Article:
The Turban Headdress

Thomas Richmond


Turban caps trimmed with ostrich feathers and jewels were initially worn in Europe by aristocratic ladies during the 1770s as exotica at fancy dress balls. By the early 1800s though they were, according to the Daily Mail (March 1802), “no longer exclusively the fashion for full dresses” and whilst the prevailing colours for hats were at that time rose and white, “sky blue in turbans shews itself at intervals”.

This young lady, shown in part-profile, is therefore dressed in the very latest fashion with her long auburn curls topped with an eye-catching turban cap with trailing gold tassels.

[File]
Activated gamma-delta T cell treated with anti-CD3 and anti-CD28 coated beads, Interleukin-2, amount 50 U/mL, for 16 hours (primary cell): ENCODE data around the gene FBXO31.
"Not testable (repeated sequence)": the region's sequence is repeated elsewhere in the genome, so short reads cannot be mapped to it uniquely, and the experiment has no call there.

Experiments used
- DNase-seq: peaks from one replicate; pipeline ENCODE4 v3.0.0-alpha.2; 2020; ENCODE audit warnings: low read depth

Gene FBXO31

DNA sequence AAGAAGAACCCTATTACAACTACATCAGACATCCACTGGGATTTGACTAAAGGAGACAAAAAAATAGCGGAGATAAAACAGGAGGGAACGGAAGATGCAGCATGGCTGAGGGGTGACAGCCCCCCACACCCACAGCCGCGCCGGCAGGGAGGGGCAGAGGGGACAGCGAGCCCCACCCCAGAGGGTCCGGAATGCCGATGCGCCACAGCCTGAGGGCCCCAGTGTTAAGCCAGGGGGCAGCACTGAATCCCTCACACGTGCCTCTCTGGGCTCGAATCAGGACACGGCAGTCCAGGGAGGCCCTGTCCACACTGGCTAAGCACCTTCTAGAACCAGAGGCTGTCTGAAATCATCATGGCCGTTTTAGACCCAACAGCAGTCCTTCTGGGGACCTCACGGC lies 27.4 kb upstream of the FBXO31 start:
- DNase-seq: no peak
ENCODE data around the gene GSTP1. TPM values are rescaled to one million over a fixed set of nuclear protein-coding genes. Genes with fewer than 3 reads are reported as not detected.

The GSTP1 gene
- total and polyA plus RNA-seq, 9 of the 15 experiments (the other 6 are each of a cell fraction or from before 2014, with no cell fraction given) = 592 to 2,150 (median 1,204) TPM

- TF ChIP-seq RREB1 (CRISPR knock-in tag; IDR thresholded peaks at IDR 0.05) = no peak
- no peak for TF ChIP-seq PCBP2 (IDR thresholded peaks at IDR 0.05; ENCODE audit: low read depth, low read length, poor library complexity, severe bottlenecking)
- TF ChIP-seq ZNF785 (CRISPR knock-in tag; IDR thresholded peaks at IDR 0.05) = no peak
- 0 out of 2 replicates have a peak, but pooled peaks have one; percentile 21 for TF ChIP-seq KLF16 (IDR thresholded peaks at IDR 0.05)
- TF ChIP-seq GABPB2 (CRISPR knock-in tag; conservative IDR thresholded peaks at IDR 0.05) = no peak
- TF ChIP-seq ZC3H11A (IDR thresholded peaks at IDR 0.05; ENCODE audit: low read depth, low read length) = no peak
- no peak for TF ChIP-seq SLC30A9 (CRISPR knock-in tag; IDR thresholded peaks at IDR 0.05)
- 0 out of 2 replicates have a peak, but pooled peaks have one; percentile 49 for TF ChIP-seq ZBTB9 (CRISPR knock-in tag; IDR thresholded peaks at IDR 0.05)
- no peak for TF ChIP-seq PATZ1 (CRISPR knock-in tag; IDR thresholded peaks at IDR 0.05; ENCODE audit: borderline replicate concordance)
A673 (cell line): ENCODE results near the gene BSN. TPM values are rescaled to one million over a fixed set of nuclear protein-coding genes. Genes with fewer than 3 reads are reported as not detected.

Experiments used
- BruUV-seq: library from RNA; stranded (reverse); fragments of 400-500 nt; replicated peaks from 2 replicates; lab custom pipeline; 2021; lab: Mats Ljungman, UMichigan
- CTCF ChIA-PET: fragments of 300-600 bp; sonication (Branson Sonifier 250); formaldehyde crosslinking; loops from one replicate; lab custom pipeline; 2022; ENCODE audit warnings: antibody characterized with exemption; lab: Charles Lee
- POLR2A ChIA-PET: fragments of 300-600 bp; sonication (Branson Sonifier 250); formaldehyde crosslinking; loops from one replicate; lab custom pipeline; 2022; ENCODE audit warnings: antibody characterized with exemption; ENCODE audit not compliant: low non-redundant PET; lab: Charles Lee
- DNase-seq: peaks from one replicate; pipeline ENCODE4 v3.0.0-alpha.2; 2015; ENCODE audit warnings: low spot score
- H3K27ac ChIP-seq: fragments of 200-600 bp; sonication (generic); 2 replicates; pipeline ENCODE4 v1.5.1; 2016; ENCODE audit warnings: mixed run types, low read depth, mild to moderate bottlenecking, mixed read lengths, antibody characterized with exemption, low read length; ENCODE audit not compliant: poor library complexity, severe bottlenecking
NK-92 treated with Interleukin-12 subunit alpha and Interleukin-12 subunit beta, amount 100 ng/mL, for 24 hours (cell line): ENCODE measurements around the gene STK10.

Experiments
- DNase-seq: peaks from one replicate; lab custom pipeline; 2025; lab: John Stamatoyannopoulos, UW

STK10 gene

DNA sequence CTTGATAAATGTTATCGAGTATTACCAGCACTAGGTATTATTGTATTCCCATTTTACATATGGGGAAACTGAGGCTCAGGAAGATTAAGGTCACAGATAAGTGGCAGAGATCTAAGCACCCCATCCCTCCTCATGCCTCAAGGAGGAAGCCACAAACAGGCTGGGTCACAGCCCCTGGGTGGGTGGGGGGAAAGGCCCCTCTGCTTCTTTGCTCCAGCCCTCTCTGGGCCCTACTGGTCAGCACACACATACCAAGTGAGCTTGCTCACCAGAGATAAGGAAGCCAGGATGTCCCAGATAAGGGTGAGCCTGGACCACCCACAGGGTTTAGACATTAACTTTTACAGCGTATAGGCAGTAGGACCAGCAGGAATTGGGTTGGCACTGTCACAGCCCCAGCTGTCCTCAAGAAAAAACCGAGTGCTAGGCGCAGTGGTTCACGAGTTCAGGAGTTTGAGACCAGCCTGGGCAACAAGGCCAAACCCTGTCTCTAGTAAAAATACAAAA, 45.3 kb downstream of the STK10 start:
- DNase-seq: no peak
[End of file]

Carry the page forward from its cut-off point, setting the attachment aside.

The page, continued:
The portrait is set in a gold fausse-montre frame, the reverse glazed to show plaited hair.

Born at Kew where his father was an innkeeper, Thomas Richmond (1771-1837) was fortunate to have the opportunity to study painting under the direction of his mother’s cousin, the well-established miniaturist George Engleheart whose influence is apparent in his work.

APHA Registered

Item Ref. 7448

Size: framed, 72 x 60mm + bezel

Provenance: Sotheby's, June 1975